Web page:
Enhancing the Value of Safety Management Systems Metrics
When it comes to aviation metrics, “What gets measured gets improved.”
While this is a seemingly simple statement, the big question is: Are your aviation organization’s safety management system metrics effectively measured against the entire organization’s performance?
IS-BAO-certified flight departments know that safety performance indicators measure operational and organizational data to fuel the aviation organization’s safety management system, and quarterly the safety manager reports the resulting data at leadership meetings or all-hands operations meetings. Sometimes the safety management data is accompanied by visual charts and diagrams.
In reality, the majority of these safety management presentations only reflect “what is” at a moment in time. Unfortunately, metrics without context are not deeply informative.
Instead, safety management reports weighed against the aviation organization’s operating metrics would provide context for deeply informative reviews and discussions.
How to Design a Comprehensive Aviation Metrics Package
There are several key points to keep in mind as you design a comprehensive aviation metrics package that includes safety management system metrics:
Organize the data
Make it manageable, understandable and, most importantly, meaningful.
Make it relative
The data you gather and report on must resonate throughout the aviation organization, so consider comparisons with respect to flight hours, duty days, operating results and industry benchmarking of your peer aviation organizations. Measure important activities such as the number of Safety Reports submitted, flights into non-controlled airfields at night and the recurrence of extended crew flight duty days. Then report these safety management metrics alongside flight hours, trip activity and personnel staffing levels.
Keep it simple
Any reporting of metrics must communicate with the reader quickly, succinctly and with sufficient clarity so that departmental achievement can be readily identified.
With all this in mind, remember that the impact of quantifying value can be quite substantial and can help transform the way your group understands the overall company goals and how to achieve them. Reporting on maintenance results can be inspiring and energizing, helping the entire aviation team to strive for best-in-class performance.
Achieving “Next Level” Safety Management Metrics
Only after safety management metrics are related to both safety management systems and departmentwide operations can the next level of aviation metrics be achieved. We refer to these “next level” metrics as Level III Value Creation metrics.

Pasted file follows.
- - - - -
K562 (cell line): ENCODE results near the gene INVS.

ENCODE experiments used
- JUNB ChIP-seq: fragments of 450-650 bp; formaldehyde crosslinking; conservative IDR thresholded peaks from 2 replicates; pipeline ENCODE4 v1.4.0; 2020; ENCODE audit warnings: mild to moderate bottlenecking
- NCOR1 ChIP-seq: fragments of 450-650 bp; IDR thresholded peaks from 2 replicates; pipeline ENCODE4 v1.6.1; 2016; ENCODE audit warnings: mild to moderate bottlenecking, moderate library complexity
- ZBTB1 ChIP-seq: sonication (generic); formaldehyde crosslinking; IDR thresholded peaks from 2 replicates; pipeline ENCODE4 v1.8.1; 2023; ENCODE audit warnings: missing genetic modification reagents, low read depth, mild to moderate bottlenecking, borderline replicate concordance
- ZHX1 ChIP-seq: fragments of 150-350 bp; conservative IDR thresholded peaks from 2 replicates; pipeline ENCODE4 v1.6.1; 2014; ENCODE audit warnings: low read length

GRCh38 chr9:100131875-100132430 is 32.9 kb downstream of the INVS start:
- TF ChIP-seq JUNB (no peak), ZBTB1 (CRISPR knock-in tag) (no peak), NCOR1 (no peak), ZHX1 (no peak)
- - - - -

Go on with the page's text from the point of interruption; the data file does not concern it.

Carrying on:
Level IV metrics predict what future performance will bring at predetermined future intervals (e.g., month or quarter). They quantify and communicate the value that your safety management system creates by measuring and predicting recurring trends. A corresponding metrics package would display recognizable trends in the organization’s operations tempo.
Achieving Level IV Metrics has made a significant difference in the organizations that we advise. In fact, in many instances, it’s been transformative.
In reality, only a few organizations have total mastery of Level IV Metrics. But the best organizations are on the fast track towards achieving that goal.
We hope that you are challenged, thinking, wondering and solving the puzzle as to how you’ll achieve Level IV SMS metrics. Especially given the hyper operating speed of today’s business aviation environment.
Need assistance starting or further developing your aviation organization’s effective performance metrics reporting package? This area is one of our distinctive competencies. Please contact us.
Gray Stone Advisors combines their experience both in leading businesses as well as business aviation operations to provide flight department leaders with proven strategies for excellence.
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Every accident starts with a choice. It is a decision among a sequence of actions that can still be within the boundaries of rules, but for too many business aviation operations, it is a sequence of choices that ends in a runway excursion.
“I know that there are those who complain that they’re too small for a Safety Management System (SMS). Or that it’s too costly. Or that they don’t have time. One by one: No one and no company is too small for a SMS. The cost of a SMS is far less than the cost of an accident.”